This is the author's best-known work and was crowned by the French Academy. He is known as the Apostle of Home Life. The descriptions of French country life and the glimpses into that scholarly sanctuary, the National Library of Paris, have made this book very popular in translation.
Frances Courtenay Baylor - On Both Sides (1886)
This was its author's first book, and it immediately established her reputation as a writer of vivid and finished style. At the time of its publication no piece of fiction had so well presented the differences in English and American character, manners and social creeds.
William Beckford - Vathek: An Arabian Tale (1786)
This fantastic story, written in imitation of the One Thousand and One Nights, is not only an extraordinary story in itself but was written in extraordinary circumstances.
Cuthbert Bede - The Adventures Of Mr. Verdant Green (1853)
Cuthbert Bede was the pseudonym of the rector of Denton in Huntingtonshire, although he was not appointed to the living until six years after the publication of his first book.
Henry Ward Beecher - Norwood (1867)
This story of Village Life in New England was its author's only novel. Mr. Beecher had been for several years previously to the Civil War a regular contributor to the New York Ledger.
Aphra Behn - Oroonoko: Or, The Royal Slave (1658)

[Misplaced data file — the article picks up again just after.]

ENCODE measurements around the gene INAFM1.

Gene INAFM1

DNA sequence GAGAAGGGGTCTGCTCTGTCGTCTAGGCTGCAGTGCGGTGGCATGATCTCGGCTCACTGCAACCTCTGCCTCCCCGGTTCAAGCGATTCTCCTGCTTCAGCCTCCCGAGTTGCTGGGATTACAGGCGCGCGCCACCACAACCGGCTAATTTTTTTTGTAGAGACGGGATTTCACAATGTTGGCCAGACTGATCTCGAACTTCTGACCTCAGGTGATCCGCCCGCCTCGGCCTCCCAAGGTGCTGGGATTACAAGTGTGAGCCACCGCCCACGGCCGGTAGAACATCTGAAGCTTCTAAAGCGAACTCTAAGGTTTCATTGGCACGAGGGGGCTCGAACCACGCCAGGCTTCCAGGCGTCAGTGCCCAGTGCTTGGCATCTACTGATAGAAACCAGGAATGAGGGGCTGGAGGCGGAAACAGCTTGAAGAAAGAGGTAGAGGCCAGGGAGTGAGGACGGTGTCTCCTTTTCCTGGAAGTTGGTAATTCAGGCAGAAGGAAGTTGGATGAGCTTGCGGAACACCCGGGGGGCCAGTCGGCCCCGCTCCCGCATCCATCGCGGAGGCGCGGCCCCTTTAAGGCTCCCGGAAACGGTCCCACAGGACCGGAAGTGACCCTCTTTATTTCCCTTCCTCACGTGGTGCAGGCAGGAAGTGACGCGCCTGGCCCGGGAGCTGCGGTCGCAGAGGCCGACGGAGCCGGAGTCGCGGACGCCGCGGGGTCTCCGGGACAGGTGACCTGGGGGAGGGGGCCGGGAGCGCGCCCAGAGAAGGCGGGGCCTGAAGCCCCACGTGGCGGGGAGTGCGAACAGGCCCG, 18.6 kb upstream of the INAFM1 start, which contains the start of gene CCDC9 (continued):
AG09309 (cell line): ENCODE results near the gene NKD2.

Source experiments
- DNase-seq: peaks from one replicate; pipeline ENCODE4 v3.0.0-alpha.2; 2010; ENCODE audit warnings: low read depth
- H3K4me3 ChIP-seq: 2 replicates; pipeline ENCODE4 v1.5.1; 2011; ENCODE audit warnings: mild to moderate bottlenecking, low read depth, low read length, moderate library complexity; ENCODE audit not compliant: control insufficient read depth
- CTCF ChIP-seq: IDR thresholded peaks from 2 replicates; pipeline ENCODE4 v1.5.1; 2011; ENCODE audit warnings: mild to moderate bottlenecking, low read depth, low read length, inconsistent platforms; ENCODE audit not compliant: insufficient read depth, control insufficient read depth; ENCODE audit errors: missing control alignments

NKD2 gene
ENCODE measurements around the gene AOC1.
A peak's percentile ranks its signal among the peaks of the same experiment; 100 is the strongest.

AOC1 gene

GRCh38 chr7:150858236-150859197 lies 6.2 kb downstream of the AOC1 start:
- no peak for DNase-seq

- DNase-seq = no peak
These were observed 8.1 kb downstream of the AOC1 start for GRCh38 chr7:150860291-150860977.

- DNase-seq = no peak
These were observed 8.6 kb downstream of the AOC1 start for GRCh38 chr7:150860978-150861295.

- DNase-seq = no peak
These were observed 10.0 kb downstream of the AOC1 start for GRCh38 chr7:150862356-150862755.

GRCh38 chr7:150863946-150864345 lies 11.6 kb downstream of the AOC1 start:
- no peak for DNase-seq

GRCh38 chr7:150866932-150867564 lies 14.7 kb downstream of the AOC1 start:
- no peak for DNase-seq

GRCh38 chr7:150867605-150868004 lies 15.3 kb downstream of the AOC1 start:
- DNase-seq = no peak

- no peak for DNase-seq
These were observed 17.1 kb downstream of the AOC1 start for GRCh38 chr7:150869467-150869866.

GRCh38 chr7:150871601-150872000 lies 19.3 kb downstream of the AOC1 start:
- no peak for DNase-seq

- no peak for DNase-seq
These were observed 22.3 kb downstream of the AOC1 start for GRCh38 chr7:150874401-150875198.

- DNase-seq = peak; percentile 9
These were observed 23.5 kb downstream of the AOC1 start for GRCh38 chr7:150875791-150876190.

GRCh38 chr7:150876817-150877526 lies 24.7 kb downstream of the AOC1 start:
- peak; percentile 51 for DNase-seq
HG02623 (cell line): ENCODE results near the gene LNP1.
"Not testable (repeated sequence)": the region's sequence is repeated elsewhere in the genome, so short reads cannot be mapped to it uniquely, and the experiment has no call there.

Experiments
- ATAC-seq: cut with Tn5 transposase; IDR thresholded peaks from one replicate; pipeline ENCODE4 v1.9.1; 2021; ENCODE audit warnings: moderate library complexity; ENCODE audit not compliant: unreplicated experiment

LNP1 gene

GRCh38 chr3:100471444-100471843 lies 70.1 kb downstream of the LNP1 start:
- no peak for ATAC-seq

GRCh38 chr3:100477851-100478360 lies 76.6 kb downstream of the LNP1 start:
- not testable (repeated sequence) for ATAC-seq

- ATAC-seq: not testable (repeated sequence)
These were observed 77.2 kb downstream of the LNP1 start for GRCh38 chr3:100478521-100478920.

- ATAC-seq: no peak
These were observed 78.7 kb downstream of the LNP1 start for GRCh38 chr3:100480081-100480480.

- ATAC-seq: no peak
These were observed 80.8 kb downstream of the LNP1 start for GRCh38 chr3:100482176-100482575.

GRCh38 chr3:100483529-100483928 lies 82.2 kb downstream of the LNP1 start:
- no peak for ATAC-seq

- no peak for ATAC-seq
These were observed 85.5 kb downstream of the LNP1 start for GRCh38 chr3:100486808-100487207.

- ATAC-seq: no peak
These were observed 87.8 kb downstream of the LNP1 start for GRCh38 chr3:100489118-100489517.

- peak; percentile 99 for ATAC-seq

Among the many productions of the prolific pen of Mrs. Behn, this tale occupies a unique place. Most of her other works were exceedingly imaginative poems, or else novels and plays of a very light and somewhat coarse character, intended to amuse the fops and rakes of the court of Charles II.
Origin and History - Effigies of the Madonna
It is curious to observe, as the worship of the Virgin-mother expanded and gathered to itself the relics of many an ancient faith, how the new and the old elements, some of them apparently the most heterogeneous, became amalgamated, and were combined into the early forms of Art.
Symbols and Attributes of the Virgin Mary
The Star attribute, often embroidered in front of the veil of the Virgin, or on the right shoulder of her blue mantle, has become almost as a badge from which several well-known pictures derive their title, La Madonna della Stella.
The Madonna - Devotional and Historical Representations
The altar-pieces in a Roman Catholic church are always either strictly devotional subjects, or, it may be, historical subjects (such as the Nativity) treated in a devotional sense.
Titles of the Virgin Mary
Of the various titles given to the Virgin Mary, and thence to certain effigies and pictures of her, some appear to me very touching, as expressive of the wants, the aspirations, the infirmities and sorrows, which are common to poor suffering humanity, or of those divine attributes from which they hope to find aid and consolation.
The Virgin Without the Child - The Virgin Mary